Cornelia Hanson Taylor was 52 years old when she posed for this photograph on March 11, 1882. Noted on the back of the photo, in at least three different handwriting styles, is her name, her husband’s name, the exact date, the surname of the photographer and the location. Cornelia was 8 years younger than her husband so maybe this photograph was taken as a present for his 60th birthday. The photo in our possession is small, measuring at 2-1/2″ wide by 4″ long. The photographic image has been pasted on to a stiff paper backing. The image is starting to fade away.
On this Workday Wednesday, rather than focus on the occupation of one of our ancestors, I had in mind a look at two professional photographers of the late 1800s who photographed my husband’s ancestors. It is their work, like the work of many other less famous professional photographers, which enables some of us to continue to look back at the actual images of long deceased ancestors who lived in the mid to late 1800s. We take photography for granted now in the age of digital imaging and we forget what an art it was in the early days. The photographer not only needed skill to pose someone so that they would look their best in the portrait, but they also needed technical skills to take the picture and develop it. As equipment and techniques were changing rapidly, even back then, photographers like Francis Forshew (1827 – 1895) of Hudson, New York had to learn to master daguerrotypes, tin types, and carte de visites in order to keep current with technology and trends. Forshew became quite well known during his career and people were willing to come long distances to have him take their portrait. His studio was on Warren Street, Hudson, NY, which is also where Dakin’s store was located so no doubt they knew each other well. We have a copy of a daguerrotype of Henry W. Dakin and now I’m wondering if the original copy has a Forshew studio stamp on it? I’ll have to track down who has the original.
Fortunately Forshew had a photograph taken of himself so we can see what he looked like. This photo was available in a Wikipedia article as a common domain so I am able to post it on this blog. I’d love to know if he took the photo himself using a timing device or if another photographer snapped the shot. If the latter it could have been taken by his associate, Captain Volkert Whitbeck, who was no slouch in the photography arena either.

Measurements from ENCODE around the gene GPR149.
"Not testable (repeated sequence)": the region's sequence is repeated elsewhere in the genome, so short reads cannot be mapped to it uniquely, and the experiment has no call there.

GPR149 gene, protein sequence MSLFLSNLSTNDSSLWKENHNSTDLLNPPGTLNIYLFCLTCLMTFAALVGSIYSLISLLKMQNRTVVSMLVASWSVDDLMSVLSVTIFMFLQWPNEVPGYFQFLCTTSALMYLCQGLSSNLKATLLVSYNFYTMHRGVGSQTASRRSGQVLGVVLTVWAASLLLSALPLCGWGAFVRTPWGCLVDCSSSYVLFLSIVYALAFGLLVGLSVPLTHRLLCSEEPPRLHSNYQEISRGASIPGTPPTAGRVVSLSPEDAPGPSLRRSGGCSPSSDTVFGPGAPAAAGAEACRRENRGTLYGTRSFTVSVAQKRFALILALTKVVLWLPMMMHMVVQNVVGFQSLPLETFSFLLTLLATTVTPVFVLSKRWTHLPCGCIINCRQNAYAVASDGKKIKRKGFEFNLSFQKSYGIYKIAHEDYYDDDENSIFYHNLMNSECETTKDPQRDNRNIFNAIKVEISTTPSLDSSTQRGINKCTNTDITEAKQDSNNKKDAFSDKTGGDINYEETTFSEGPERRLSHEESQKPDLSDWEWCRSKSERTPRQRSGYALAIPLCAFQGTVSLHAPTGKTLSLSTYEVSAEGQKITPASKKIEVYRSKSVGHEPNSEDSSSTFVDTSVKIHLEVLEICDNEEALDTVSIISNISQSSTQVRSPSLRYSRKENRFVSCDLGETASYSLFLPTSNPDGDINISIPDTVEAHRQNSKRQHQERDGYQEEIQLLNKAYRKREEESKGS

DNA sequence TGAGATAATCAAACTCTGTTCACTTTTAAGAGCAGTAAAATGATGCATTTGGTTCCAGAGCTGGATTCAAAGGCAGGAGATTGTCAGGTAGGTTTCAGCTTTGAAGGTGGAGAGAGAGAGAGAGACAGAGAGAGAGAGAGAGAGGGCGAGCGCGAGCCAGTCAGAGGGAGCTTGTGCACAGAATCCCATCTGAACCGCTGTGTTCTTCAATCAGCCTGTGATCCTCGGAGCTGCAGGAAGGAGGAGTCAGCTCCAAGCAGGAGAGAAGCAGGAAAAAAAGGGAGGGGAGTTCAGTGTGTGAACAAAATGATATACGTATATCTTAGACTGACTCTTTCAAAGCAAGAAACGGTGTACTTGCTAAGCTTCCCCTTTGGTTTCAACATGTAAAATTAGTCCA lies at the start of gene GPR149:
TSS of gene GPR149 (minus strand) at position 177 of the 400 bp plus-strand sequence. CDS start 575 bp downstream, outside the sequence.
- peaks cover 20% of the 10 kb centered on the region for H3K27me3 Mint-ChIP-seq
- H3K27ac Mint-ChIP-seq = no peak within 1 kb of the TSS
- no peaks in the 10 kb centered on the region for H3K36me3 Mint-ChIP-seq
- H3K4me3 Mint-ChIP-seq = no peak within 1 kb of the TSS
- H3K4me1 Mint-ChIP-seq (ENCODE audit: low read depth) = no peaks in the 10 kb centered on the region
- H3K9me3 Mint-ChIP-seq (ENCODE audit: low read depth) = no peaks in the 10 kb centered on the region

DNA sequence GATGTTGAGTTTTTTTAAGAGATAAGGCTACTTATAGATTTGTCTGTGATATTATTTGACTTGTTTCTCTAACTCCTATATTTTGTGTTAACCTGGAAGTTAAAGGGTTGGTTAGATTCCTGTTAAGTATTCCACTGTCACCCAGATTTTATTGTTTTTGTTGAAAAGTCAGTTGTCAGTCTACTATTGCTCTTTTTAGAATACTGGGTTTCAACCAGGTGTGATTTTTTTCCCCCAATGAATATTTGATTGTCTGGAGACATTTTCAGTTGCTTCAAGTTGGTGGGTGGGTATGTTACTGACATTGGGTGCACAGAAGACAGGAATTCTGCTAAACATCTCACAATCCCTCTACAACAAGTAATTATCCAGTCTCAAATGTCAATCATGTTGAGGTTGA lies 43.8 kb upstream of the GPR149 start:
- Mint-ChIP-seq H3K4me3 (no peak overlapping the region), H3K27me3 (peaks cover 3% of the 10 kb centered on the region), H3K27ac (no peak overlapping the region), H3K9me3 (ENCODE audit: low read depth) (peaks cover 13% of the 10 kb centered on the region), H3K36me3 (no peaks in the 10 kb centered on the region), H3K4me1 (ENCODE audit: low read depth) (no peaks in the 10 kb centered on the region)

When Forshew decided to get out of the business in the 1890s he sold his photography studio to Whitbeck, who was another Hudson city native. Whitbeck had joined Forshew in his photography business in 1863 after serving and being discharged from the Union Army.
Volkert Whitbeck took this lovely photograph of Cornelia’s granddaughter, Cornelia “Nina” Dakin, when she was 2-3/4 years old. The photo was taken on August 13, 1891. Her parents Augusta Heal and John B. Dakin may have been in Hudson on an extended family visit as John’s father Henry Wicks Dakin passed away less than a month later.
In this portrait Nina’s white dress is quite exquisite, however the first thing I noticed was that someone really butchered her bangs! Or maybe she decided to take scissors to them herself as many children have been known to do. The studio added a border of leaves, a vase of flowers, and a bird perched on a small branch. Nina appears to be quite accustomed to having her portrait taken. She is poised and confident, two traits among many equally wonderful qualities she retained her entire life.
Today’s blog entry is inspired by the genealogical blogging prompt “Workday Wednesday.” This prompt has been suggested by Denise Spurlock of the Denise’s Life in the Past Lane and Reflecting on Genealogy blogs © 2013, copyright Thomas MacEntee.